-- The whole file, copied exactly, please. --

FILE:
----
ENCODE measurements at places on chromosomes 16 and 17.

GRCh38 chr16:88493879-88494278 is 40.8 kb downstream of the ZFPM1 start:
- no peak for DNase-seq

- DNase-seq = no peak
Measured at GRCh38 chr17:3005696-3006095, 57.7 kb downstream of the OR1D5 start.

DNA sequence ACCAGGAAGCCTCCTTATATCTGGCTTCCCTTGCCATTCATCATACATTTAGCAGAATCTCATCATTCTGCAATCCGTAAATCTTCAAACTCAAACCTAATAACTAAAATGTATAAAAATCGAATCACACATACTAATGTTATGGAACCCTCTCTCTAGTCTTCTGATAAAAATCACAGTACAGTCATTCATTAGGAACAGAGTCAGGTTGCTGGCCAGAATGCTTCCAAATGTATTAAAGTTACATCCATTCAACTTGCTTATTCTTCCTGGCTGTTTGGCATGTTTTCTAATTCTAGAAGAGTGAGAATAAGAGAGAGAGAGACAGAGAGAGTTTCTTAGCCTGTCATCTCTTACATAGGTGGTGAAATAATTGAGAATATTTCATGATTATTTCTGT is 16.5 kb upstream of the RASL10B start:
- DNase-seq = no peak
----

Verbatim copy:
ENCODE measurements at places on chromosomes 16 and 17.

GRCh38 chr16:88493879-88494278 is 40.8 kb downstream of the ZFPM1 start:
- no peak for DNase-seq

- DNase-seq = no peak
Measured at GRCh38 chr17:3005696-3006095, 57.7 kb downstream of the OR1D5 start.

DNA sequence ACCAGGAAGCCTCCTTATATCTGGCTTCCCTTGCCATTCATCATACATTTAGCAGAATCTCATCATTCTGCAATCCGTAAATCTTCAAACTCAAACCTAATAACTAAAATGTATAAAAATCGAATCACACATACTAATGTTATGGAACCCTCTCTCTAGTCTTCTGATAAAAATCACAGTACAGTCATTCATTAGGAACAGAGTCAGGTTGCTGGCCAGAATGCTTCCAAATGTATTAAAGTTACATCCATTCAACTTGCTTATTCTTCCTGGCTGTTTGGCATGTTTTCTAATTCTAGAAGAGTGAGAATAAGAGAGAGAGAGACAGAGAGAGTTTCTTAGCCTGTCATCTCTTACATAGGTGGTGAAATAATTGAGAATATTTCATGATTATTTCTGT is 16.5 kb upstream of the RASL10B start:
- DNase-seq = no peak